Reflected Glory in a Bottle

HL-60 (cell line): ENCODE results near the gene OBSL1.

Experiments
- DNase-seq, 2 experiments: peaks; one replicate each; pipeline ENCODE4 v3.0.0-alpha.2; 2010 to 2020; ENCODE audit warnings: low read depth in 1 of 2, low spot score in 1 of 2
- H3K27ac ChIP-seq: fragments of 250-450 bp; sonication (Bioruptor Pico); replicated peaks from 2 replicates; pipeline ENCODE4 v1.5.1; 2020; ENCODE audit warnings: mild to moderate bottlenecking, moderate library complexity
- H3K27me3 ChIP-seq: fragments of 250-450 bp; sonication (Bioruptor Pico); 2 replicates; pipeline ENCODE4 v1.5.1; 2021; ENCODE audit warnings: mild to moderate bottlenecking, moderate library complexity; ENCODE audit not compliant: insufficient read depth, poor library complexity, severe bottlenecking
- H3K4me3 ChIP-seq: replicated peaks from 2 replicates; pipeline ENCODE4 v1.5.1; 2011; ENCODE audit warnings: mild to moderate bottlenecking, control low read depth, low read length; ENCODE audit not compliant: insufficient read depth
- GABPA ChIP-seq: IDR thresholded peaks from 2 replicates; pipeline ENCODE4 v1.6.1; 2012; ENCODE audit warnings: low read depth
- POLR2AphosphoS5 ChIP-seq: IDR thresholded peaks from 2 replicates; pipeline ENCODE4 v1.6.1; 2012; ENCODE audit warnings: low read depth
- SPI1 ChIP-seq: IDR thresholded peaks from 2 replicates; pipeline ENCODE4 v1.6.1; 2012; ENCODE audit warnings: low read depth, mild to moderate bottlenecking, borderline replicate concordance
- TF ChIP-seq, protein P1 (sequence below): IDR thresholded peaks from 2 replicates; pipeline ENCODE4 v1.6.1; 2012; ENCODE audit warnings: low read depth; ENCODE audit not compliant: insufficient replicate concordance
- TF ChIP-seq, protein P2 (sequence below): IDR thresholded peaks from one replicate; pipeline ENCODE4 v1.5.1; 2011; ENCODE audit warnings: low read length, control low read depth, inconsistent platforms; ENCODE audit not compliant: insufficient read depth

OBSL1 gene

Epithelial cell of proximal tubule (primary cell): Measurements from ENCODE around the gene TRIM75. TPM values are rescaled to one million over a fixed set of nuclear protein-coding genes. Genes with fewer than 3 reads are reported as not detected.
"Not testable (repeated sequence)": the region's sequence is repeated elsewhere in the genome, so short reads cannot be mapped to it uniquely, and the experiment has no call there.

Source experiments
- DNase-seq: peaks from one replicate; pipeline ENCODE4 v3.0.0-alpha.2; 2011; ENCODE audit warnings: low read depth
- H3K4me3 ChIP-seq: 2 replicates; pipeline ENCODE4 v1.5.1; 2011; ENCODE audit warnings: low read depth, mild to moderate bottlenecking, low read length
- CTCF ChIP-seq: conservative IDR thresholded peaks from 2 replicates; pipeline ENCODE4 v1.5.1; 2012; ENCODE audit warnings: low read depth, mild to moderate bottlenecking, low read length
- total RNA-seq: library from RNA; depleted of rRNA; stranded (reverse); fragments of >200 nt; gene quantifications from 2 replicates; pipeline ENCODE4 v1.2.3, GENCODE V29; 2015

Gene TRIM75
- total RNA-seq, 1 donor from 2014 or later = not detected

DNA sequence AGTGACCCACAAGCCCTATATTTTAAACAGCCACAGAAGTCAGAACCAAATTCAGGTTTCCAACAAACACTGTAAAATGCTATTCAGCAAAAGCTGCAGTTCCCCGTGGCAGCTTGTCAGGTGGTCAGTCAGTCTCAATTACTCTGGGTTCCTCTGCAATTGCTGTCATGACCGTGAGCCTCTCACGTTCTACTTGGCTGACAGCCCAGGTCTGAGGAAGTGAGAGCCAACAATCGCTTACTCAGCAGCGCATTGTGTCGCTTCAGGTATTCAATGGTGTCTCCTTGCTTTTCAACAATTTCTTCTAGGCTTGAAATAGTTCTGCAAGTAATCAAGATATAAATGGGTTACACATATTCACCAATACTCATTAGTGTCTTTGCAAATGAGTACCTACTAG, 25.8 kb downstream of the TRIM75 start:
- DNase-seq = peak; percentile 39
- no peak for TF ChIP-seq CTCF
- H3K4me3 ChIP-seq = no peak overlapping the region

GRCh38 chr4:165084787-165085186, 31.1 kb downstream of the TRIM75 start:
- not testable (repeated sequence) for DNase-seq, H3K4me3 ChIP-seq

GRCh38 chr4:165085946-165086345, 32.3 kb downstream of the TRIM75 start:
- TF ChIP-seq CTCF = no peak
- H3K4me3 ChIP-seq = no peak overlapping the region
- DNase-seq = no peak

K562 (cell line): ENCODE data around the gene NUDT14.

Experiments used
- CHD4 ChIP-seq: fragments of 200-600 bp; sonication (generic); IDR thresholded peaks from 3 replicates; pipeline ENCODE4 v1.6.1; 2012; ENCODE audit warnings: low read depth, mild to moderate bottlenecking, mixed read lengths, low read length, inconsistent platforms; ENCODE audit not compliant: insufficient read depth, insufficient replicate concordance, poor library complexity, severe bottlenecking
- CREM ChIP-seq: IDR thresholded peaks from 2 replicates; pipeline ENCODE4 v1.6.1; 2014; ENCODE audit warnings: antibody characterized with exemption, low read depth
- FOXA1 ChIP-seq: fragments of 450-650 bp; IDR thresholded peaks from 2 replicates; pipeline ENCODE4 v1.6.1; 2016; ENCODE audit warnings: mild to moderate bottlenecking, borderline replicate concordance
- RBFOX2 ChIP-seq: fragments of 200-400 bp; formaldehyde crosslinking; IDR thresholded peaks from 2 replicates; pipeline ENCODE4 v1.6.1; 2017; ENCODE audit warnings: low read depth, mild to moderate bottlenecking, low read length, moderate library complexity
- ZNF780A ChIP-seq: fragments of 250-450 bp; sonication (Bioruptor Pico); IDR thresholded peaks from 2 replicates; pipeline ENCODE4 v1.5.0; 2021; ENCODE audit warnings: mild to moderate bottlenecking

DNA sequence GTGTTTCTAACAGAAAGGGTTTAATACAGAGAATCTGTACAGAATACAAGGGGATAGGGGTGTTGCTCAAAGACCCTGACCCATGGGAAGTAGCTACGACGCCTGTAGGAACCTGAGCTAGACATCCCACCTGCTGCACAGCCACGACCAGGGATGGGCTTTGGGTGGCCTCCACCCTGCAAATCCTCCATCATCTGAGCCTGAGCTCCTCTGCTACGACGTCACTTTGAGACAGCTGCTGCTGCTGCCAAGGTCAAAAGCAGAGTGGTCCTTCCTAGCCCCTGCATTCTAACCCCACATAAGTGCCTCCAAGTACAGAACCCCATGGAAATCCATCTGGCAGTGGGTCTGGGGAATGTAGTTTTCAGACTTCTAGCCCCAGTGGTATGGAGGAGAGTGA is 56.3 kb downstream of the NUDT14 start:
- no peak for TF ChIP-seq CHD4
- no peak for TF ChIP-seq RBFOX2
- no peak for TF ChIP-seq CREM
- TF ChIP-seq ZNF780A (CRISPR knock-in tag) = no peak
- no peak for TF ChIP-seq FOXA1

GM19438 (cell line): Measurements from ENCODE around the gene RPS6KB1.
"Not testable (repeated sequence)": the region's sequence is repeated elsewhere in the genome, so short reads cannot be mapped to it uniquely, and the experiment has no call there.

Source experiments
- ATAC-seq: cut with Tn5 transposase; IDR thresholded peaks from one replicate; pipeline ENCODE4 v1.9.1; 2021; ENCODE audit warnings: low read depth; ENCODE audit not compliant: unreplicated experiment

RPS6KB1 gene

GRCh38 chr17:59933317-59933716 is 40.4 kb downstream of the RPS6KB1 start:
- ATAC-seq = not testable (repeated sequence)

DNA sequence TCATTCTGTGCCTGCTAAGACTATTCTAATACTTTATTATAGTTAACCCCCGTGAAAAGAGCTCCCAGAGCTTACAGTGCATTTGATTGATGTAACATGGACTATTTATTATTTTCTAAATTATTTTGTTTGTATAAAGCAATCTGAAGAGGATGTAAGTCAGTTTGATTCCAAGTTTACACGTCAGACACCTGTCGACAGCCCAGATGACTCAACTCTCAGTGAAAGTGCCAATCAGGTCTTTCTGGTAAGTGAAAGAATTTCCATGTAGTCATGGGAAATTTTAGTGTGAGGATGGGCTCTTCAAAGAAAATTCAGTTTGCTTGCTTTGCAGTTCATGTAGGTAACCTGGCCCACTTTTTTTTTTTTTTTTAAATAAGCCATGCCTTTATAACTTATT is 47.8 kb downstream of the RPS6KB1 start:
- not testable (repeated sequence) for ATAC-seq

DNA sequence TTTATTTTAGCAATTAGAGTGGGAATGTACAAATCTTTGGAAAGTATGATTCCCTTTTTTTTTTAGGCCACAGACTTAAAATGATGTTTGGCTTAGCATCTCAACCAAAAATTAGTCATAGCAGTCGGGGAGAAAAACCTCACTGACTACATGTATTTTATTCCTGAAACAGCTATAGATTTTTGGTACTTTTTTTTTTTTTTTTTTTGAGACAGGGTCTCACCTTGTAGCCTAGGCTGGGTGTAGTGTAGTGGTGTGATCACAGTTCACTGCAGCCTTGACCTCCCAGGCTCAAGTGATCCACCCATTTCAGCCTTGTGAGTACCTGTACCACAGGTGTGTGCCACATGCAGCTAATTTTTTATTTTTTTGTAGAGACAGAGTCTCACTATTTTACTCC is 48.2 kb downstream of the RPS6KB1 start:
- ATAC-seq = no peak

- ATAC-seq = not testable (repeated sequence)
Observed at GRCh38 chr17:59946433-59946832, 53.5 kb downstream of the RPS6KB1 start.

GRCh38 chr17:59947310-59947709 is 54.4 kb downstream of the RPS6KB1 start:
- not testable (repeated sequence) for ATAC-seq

PREFACE Snuff bottles made in China are one of China's never-ending delights. They demonstrate not only the skill of the maker but also his artistry and inventiveness. What other people can use a bent brush to inscribe tiny characters on the inside of a small bottle? And now comes Emily Byrne Curtis with a collection of snuff bottles containing portraits. This must be a unique presentation. It brings vividly to mind people who lived not long ago. 1 am reminded of a meeting inside the awesome precincts of the Forbidden City in 1921 when Hsu Shih-ch'ang, a Hanlin scholar, then President of the Republic, graciously received a group of us. He was a highly respected official throughout his long career. Lu Cheng-hsiang was another distinguished figure on the scene in Peking, as well as in several capitals abroad. I happened to be in France in May 1919 when he and Dr. C. T. Wang refused to sign the Treaty of Versailles, which delivered the province of Shantung into the hands of the Japanese. There was great rejoicing in the Chinese community in Paris that night. Mr. Lu's colleague, C. T. Wang or Wang Cheng-t'ing), was a friend for several years. A graduate of Yale (class of 1910), he had served initially as secretary of the Y.M.C.A. in Shanghai. At the time of the Peace Conference in February 1919 there was a meeting at Versailles of all the men, Chinese and foreign, serving the Y.M.C.A. for the Chinese laborers who had been brought over to work behind the lines of the French and British armies. I had just been demobilized from the United States Army and was assigned to work with them. C. T. made a stirring speech. I recall vividly his main theme: "What we Chinese need is fighting spirit!" And finally there was Liang Tun-yen, a statesman who had been in the first delegation of Chinese boys despatched to the United States for their secondary and college education. He maintained a fine home in Peking and rose to be Minister of Foreign Affairs. l used to play tennis frequently with his two sons. At the time of his death a considerable number of Chinese one-time schoolmates of his turned up for the funeral. It was extraordinary to hear them chatter in English, with a perfect New England accent, about their recollections of Hartford in the 1870s. It was Liang who negotiated with the United vi